It’s not fair

David Henley passed away last Monday and his family and friends held his memorial service on Wednesday of this past week. If any of you are wondering why it’s taken me so long to write this, well, I did mention that this was self-imposed therapy and that I have never been good at keeping up with these things. For those of you also wondering I don’t make attachments easy, at least not any more. With my past, I’ve learned little to no contact with new people is best – for me and for them. I can be quite brutally honest, OCD, and very blunt. I also don’t cry very easily. Oh sure, killing an animal or a child in a movie or killing off my favorite character in a book used to be a sure fire way to get the water works going, but not for a while. Before I heard that David was in the hospital as bad off as he was even initially, I hadn’t cried in a little over a year. Was I proud of that? Yes. Was it natural? No. Females very clearly need to cry if for nothing more than the reason I am about to relay. When I found out that David was in the hospital, I hit the floor crying and praying. I thought I had my cry out and I was done. I was sorely mistaken. I had never been to a memorial before Wednesday – I still haven’t technically been to a funeral. I am very empathetic to people around me and I simply wasn’t prepared. Michael, Hayden, and I had gone out to Mount Pleasant the night before and stayed at the La Quinta. We invited Jesse to come visit with us and we wound up watching TV until 4 am. At around 10, Michael woke me up and I had a shower and we went to lunch with some of Michael’s friends including Todd and his new girlfriend at Papa Nachos in Pittsburg. Then we went to the funeral home for the memorial. Don’t get me wrong – it was great seeing Michael’s friends that have become my friends over the years as well as his motherland sisters, but I am not a very social creature. Eventually, I came to sit in a sitting room of sorts surrounded by pictures of David and David’s father, James, our friends, Justin and Jeremy. Everyone was crying. After everything, Hayden was finally quiet and somewhat settled on my lap when I picked up a picture of David. It was a candid picture of him in bed taken with his cell phone (presumably sent to a girl) and he just looked at me from that picture. He smiled that smirk, and I lost it. I don’t cry incognito, so I was quite loud as I picked up Hayden and hurried out to the parking lot. I almost hyperventilated when I sat down and Brenda, Michael’s mother came to comfort me. It felt nice to have someone care. Then I saw Jesse and, eventually, his wife, Nat came towards me to check on me. Michael had gone to the bathroom before I had ever gotten upset, so he didn’t know what was going on. Nothing made me happier than when, believe it or not, a local cat walked up to me and laid down at my feet. It was as if something was acting through that animal to calm me down. I did calm down, and though I initially didn’t want to go back inside, I did. I told Michael what I did (I felt horribly embarrassed and humiliated) and he said that it was okay. After some deliberation, some of the friends that were there decided to go to Two Senoritas for dinner. After dinner, a group of David’s closest friends and family went to Omaha to spend time and reminisce at James’s house which is where David was staying before he died. All in all I think that it was a good memorial and shindig. His friends are also hosting a town-wide cruise in David’s honor tomorrow, but we won’t be able to make it.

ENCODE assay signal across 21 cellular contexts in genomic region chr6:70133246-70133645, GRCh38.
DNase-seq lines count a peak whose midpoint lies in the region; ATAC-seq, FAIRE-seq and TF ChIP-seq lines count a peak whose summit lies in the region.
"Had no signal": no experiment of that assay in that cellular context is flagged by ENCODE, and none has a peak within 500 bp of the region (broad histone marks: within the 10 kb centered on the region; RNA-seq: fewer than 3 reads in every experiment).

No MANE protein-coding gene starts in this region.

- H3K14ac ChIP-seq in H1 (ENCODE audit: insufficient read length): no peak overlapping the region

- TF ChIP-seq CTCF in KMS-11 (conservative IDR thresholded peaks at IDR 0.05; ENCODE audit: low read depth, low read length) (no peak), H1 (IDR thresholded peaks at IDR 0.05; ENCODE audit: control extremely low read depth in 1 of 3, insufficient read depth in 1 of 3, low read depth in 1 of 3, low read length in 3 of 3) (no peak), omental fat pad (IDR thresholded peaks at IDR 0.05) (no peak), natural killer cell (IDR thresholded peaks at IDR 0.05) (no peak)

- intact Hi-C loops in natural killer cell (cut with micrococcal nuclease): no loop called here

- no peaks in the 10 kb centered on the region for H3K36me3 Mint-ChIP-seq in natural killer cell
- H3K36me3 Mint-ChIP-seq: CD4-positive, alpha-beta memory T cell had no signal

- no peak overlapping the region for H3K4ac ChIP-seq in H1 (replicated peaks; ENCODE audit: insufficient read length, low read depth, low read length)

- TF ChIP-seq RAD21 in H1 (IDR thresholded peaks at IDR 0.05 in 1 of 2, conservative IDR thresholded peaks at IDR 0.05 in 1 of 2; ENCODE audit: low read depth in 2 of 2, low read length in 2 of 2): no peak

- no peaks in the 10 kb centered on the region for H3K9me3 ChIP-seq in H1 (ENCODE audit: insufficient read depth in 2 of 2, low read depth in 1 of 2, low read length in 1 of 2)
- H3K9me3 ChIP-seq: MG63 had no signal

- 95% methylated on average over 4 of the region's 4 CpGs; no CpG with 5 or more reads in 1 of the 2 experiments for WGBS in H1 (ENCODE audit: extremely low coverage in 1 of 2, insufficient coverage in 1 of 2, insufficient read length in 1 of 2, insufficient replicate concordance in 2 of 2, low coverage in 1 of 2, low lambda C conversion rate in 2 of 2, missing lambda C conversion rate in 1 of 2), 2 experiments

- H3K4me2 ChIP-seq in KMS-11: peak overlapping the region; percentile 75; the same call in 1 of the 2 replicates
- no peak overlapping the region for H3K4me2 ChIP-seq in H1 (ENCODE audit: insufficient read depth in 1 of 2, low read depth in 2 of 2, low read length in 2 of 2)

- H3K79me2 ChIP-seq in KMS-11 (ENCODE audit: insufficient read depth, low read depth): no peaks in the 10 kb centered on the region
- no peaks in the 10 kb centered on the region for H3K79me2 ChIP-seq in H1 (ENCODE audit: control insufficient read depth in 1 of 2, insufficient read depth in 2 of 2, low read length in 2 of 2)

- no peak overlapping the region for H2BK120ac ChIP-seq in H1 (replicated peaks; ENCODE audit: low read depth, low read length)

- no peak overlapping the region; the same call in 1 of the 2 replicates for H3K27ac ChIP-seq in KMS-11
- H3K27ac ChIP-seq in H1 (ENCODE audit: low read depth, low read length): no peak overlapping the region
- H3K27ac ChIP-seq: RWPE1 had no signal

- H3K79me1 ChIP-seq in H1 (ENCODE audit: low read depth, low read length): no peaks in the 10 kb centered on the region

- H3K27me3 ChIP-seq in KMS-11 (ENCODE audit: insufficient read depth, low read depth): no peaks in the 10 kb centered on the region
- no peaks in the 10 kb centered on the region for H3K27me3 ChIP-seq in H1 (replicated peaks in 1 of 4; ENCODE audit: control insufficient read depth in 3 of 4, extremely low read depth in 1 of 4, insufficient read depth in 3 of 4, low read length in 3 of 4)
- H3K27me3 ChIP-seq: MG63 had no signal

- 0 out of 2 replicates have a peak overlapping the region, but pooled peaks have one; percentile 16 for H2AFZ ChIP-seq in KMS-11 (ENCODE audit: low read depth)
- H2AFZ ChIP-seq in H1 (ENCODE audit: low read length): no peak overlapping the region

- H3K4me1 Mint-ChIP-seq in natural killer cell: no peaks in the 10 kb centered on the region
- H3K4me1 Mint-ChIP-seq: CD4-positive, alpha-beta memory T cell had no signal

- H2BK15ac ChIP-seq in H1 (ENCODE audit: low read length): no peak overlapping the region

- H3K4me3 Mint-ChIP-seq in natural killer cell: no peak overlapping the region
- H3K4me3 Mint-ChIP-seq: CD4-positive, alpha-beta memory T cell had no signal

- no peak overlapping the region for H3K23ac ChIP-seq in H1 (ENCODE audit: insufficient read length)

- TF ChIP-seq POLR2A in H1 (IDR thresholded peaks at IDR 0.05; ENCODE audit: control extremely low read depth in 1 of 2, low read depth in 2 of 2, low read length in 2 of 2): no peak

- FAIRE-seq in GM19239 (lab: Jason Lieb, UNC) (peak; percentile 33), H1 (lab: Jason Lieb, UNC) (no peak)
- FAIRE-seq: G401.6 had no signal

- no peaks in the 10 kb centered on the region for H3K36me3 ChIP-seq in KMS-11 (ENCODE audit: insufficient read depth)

I don’t really know how to feel. I don’t know what to say. I just don’t know. I felt as if I had just gotten over my friend Brandon Mills’s suicide, but then this happens and my emotions well up again. Pesky human feelings those. It’s different with David than with Brandon – Brandon chose to leave, David didn’t get that choice. This hits so much closer to home with me particularly – my uncle, Sean, was in a bad motorcycle wreck and still has a metal rod in his leg and my mother got into a motorcycle wreck when my dad was driving and still has screws in her ankle. It’s like a bad commercial for reasons not to buy and ride a motorcycle without the proper equipment. Only with David it’s like a bad dream. Any minute now I’ll wake up and David will be alive. He won’t be dead. He can’t be dead.

By the way, if there is any incorrect grammar:
1. It’s 5 am.
2. Yes, that means I’ve been up till 5.
3. I wrote this using a 3rd party app on my iPad.



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